The short days this winter were annoying, just because that made it harder to get out as much. And around here it was colder and windier and we had very little snow compared with normal, so it was crummy. If you're in Anchorage, that might not be as big a deal because there's more city stuff to do, and I know they have lighted ski trails and that sort of thing. You'll find most of the city stuff you're familiar with in Anchorage. If you chose to, you can live a very typical, suburban life and rarely even leave town. It seems like a lot of people in Anchorage haven't seen much of the rest of their state. Don't do that. There's a lot to see here. Get out and see it.
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Old 03-26-2011, 11:19 PM
Location: Pearland, Texas
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Thanks, we are planning on driving up in separate cars. My wife has a 2004 Ford Ranger from high school. I am already on my second car, I won a brand new Mustang this summer and retired the 1998 one I had in high school and college. We don't want to drive up in two cars but I will not ship that Mustang and she doesn't want to drive to Alaska in that and ship her truck cause she's confident it'll cost more.
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Old 03-27-2011, 01:29 AM
Location: Anchorage, Alaska (most of the time)
1,226 posts, read 3,538,739 times
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I wasn't born in Alaska, but Sweden is on the same latitudes so the cold/constants summer daylight/lack of light during winter wasn't new at all. So what was more specific to Alaska when it comes to adapting was the isolation and the restrictions that come with 1) the geographical location, and 2) the fact that there is so much that isn't around in Alaska.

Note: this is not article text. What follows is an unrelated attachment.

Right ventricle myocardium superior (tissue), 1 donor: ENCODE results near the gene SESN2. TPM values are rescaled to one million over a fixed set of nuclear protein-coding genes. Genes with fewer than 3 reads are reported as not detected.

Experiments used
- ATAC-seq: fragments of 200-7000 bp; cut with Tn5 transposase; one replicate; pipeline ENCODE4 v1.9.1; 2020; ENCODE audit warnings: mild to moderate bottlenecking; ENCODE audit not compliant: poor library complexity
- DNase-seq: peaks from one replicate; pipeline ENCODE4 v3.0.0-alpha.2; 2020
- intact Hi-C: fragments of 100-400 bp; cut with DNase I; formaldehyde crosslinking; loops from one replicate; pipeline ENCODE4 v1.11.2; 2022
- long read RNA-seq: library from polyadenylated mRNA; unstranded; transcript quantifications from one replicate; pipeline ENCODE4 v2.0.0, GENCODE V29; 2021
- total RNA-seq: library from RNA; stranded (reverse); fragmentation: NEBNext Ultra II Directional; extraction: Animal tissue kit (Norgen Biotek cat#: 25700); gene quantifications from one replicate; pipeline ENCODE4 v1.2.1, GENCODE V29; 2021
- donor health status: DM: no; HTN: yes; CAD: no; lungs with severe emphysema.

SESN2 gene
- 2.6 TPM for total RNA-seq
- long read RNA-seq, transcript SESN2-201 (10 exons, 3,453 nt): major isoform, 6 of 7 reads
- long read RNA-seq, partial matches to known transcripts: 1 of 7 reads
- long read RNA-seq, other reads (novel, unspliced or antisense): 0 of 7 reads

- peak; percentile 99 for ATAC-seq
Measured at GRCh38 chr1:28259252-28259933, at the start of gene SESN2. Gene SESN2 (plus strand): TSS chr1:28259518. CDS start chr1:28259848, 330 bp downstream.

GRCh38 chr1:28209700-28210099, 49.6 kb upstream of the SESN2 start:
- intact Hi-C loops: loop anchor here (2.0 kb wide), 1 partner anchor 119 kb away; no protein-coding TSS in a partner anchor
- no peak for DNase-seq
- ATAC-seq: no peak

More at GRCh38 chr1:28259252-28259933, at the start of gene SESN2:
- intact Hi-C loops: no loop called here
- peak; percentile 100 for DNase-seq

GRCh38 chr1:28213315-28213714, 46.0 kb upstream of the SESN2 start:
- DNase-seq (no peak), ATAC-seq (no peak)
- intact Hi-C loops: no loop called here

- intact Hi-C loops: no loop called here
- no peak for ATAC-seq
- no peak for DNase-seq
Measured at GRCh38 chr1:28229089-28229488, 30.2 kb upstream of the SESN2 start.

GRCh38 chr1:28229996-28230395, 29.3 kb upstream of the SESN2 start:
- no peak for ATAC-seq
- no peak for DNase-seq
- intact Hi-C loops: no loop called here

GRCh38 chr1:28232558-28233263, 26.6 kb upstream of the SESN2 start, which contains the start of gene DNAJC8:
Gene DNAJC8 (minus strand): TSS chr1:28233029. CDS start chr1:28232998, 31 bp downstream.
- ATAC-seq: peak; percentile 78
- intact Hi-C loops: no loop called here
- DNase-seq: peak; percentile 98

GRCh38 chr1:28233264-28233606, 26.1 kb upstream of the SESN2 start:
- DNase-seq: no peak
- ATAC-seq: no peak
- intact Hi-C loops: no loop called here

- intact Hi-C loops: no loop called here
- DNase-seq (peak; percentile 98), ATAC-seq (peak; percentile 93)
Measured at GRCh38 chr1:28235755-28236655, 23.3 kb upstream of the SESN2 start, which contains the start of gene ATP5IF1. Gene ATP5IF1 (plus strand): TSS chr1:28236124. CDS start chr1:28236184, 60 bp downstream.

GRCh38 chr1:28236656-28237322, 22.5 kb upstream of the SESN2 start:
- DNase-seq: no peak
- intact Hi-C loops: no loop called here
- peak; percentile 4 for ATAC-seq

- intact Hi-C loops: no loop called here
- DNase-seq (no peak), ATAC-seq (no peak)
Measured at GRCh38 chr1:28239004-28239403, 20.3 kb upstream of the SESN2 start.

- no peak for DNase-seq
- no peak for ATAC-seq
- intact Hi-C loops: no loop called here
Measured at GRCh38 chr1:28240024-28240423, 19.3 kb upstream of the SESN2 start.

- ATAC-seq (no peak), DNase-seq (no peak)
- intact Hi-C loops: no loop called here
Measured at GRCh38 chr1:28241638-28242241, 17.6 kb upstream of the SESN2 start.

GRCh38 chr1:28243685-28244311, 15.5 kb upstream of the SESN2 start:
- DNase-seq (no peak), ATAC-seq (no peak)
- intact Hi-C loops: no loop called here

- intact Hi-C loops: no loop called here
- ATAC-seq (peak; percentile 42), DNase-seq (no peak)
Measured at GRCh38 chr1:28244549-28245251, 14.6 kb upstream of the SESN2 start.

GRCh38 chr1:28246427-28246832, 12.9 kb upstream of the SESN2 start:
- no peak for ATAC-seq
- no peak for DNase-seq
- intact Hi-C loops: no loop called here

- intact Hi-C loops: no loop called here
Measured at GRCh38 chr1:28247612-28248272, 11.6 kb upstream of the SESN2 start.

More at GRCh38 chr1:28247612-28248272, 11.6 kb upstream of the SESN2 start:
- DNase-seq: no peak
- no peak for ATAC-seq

I'm in Houston, TX right now and just walking down the street I see so many stores and whatnot that are not available in Alaska. That takes getting used to for many people.

And don't lose the accent - there are so many transplants in Alaska (especially in Anchorage - my building is 90 % transplants as it is mostly military living there) and accents are just awesome. Many people are from the southern states too, so you won't have a hard time finding people from e.g. Texas.

And btw, English isn't even my native language, but I use y'all all the time. It's just so much simpler ...
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Old 03-27-2011, 01:36 AM
Location: Anchorage
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I like y'all too, after living in the south for 14 years. The hardest thing for me, and I was born in Alaska, are the length of the winters. It gets really old.
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Old 03-27-2011, 11:05 AM
3,763 posts, read 8,398,778 times
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Driving on snow is not bad- it's driving on ice that can be a challenge.

My husband still has a hard time with the darkness in the winter after 12 years, although it doesn't bother me. We both skate ski a lot in the winter so that gets us outside in the light.

I think Moose's Tooth has the best pizza on the planet & we love Thai Kitchen.

I have found it easy to make friends at work & in our special interest groups (hiking group, backpacking group, Arctic Valley Ski, etc) I find Anchorage folks friendly & casual.

You will notice the difference between dress code in Houston & dress code in Anchorage. And the price of a red or green pepper might shock you! My brother raised his kids in Kingwood & I would certainly go through culture shock when I flew down to visit!